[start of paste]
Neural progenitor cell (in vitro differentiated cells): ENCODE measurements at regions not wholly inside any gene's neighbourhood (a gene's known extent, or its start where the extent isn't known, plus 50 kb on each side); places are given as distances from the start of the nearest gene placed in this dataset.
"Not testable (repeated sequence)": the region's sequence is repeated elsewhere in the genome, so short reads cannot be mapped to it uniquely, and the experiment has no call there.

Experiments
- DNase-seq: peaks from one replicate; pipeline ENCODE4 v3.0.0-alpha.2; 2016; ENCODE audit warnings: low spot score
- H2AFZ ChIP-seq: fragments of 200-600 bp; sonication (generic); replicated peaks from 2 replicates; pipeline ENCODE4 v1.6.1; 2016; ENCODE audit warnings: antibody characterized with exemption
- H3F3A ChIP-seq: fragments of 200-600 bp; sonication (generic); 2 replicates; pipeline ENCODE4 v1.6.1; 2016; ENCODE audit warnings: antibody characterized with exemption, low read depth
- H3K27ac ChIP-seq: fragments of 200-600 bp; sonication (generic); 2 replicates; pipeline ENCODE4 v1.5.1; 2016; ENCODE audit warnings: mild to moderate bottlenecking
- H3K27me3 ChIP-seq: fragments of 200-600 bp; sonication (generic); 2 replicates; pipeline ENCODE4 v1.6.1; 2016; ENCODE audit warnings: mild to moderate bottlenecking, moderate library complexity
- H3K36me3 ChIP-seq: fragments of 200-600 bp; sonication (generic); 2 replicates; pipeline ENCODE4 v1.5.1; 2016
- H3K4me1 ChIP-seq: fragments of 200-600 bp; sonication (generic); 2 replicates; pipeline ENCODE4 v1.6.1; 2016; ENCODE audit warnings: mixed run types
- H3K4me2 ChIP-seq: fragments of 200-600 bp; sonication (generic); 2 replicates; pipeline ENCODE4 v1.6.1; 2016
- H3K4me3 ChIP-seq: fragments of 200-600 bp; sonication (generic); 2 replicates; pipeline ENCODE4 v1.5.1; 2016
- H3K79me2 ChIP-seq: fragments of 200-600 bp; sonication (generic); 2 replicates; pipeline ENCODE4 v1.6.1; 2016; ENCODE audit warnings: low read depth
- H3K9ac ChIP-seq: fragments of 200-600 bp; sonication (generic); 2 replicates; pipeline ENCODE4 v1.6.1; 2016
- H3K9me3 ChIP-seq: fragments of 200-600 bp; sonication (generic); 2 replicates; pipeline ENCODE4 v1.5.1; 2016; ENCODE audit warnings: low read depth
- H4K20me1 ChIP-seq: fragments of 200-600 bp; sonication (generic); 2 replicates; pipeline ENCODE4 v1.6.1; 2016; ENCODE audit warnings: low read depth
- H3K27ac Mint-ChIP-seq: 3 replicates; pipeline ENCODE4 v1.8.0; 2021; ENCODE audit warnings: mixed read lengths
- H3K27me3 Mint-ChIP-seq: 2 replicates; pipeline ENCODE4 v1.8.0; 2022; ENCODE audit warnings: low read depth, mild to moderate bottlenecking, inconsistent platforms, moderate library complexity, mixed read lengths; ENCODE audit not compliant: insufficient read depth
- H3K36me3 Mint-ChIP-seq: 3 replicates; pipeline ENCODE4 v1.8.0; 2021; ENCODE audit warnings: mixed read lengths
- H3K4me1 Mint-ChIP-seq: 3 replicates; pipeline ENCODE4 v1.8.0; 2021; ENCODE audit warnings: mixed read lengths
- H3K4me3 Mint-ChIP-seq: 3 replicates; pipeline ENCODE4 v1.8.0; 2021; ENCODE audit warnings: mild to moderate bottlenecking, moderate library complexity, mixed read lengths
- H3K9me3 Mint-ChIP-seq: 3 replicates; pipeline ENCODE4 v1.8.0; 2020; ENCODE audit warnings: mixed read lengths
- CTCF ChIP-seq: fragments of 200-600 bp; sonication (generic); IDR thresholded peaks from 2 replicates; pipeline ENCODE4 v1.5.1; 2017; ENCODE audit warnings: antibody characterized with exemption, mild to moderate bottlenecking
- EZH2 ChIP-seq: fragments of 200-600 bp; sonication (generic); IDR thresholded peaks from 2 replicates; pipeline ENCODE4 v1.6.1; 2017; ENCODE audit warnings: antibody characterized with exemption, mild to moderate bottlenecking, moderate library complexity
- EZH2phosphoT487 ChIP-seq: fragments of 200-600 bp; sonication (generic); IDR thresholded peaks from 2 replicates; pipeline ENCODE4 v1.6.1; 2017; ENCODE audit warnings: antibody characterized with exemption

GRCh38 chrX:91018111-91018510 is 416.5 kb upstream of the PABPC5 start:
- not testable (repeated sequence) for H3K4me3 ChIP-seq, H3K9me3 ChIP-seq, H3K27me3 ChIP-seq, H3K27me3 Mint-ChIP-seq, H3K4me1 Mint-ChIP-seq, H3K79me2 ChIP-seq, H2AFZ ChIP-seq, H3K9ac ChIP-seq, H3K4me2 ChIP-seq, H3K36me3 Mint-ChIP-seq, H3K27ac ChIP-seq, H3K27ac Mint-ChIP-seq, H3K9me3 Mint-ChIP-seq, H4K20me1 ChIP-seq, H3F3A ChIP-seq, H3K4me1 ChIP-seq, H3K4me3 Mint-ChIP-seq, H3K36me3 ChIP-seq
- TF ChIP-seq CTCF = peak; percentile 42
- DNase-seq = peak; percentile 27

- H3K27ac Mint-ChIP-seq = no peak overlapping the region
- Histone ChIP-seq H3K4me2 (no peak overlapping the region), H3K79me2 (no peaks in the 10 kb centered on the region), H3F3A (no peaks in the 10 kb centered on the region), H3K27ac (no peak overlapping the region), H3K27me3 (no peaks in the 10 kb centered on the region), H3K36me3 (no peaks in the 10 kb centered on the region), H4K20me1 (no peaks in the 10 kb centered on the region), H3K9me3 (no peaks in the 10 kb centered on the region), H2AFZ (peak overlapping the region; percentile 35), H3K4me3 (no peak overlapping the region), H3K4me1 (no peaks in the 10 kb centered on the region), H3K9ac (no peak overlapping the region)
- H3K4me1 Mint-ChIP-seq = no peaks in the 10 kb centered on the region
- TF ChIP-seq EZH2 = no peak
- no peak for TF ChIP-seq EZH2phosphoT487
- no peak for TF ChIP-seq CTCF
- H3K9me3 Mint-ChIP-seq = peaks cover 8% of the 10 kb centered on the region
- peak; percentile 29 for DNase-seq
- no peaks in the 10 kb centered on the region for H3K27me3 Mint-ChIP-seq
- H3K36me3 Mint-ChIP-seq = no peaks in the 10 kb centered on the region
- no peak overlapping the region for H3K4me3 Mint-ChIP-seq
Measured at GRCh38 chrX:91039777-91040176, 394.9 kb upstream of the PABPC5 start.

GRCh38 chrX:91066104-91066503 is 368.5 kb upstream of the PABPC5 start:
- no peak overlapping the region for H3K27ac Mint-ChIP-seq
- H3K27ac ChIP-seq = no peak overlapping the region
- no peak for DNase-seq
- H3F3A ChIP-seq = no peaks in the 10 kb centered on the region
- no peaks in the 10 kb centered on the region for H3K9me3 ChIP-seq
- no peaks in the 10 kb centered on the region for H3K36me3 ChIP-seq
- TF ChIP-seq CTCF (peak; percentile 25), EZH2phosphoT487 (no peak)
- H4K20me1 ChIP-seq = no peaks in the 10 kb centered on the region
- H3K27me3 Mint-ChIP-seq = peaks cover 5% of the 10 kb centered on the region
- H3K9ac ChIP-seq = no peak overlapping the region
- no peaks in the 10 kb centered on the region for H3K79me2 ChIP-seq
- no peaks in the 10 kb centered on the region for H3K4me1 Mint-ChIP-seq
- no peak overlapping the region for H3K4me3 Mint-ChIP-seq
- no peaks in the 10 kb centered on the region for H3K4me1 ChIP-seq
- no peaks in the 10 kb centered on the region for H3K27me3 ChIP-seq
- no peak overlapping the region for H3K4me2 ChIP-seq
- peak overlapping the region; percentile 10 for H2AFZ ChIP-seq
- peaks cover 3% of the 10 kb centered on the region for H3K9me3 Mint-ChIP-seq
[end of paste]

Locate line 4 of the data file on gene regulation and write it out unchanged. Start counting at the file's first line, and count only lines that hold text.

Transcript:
- DNase-seq: peaks from one replicate; pipeline ENCODE4 v3.0.0-alpha.2; 2016; ENCODE audit warnings: low spot score